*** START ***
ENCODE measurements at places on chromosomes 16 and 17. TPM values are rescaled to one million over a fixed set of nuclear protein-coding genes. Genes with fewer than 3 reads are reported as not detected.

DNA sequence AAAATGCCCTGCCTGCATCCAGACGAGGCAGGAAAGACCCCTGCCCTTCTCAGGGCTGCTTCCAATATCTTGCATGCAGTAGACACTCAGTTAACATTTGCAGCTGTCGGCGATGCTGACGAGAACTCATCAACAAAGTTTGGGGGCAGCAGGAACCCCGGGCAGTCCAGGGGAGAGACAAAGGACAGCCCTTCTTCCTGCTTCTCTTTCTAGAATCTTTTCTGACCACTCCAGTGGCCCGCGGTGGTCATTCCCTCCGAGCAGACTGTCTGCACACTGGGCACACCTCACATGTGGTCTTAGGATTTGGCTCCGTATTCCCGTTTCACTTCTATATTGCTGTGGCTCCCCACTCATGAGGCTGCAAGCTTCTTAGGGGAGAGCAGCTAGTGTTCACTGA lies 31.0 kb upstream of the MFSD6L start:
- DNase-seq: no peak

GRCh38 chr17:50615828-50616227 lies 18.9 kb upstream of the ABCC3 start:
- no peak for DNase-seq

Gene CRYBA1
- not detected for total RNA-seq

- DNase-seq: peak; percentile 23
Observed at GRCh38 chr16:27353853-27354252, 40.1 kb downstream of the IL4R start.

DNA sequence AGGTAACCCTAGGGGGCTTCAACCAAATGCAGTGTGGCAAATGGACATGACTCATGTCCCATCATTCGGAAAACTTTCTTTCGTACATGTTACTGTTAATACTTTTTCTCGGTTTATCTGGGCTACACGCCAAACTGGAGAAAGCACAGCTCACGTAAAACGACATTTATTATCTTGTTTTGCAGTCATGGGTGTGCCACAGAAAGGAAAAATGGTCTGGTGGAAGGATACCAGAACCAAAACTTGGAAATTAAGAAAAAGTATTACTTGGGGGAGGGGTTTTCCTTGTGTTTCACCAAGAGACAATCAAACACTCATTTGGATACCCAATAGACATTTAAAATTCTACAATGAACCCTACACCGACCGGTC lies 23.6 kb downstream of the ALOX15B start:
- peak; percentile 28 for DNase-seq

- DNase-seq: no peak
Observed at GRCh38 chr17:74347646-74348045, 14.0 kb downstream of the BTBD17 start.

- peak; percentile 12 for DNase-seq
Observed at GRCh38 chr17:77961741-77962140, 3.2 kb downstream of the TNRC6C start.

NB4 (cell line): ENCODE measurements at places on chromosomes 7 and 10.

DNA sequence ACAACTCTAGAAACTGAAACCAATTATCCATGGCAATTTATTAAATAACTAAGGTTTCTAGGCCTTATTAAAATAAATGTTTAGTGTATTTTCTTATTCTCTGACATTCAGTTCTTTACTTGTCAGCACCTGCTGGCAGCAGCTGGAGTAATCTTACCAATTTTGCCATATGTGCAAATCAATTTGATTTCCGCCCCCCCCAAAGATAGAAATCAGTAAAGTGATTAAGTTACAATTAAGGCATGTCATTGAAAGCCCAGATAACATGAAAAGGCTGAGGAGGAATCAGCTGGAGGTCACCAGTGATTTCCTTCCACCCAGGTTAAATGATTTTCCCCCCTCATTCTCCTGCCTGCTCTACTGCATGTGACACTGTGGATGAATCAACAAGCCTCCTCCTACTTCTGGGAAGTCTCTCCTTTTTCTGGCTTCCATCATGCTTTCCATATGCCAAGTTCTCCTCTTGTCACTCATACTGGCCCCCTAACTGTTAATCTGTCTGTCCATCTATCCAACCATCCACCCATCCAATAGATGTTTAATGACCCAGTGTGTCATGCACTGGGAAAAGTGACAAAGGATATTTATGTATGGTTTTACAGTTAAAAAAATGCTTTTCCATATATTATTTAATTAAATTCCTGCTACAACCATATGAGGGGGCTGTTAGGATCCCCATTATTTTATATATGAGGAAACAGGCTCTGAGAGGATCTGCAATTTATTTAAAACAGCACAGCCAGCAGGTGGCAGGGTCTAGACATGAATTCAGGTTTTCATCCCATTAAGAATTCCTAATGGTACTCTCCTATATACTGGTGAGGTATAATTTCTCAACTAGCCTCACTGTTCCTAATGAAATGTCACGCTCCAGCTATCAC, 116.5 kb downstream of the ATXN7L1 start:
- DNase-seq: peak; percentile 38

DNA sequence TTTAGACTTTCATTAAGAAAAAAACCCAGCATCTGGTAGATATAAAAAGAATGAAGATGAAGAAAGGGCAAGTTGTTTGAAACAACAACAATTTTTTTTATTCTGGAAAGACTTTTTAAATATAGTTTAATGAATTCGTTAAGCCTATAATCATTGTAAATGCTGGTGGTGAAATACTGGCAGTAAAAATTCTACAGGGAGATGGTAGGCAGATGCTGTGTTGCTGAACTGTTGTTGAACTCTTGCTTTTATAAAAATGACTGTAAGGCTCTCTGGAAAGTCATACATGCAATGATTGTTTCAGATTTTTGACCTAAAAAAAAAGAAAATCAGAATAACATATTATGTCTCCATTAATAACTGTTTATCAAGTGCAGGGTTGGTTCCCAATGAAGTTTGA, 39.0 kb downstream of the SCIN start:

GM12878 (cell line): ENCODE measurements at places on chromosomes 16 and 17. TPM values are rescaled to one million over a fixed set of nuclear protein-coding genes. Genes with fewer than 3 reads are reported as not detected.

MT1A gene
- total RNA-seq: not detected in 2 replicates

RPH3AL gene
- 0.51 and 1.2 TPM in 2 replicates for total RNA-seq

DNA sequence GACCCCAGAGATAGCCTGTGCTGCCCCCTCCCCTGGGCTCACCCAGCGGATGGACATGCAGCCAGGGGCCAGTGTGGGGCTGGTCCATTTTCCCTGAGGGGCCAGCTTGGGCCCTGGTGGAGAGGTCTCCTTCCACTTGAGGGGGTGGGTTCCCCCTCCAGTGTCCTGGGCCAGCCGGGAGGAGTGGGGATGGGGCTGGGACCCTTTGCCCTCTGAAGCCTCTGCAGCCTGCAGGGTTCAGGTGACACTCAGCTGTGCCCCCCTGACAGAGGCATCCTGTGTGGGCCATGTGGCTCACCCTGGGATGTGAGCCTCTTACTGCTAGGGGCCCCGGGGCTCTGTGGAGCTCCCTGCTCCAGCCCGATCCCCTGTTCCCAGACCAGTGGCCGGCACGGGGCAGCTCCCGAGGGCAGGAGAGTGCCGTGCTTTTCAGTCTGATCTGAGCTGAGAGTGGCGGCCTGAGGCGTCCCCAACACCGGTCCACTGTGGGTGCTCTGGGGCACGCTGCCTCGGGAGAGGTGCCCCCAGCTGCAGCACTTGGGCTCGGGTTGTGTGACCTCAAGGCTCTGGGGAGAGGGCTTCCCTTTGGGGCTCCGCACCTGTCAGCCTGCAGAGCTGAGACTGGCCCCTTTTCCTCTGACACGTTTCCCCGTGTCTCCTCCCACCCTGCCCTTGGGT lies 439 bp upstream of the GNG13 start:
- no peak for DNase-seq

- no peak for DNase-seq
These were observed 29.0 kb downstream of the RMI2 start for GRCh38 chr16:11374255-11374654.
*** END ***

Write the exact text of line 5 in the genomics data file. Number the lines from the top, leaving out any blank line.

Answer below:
- no peak for DNase-seq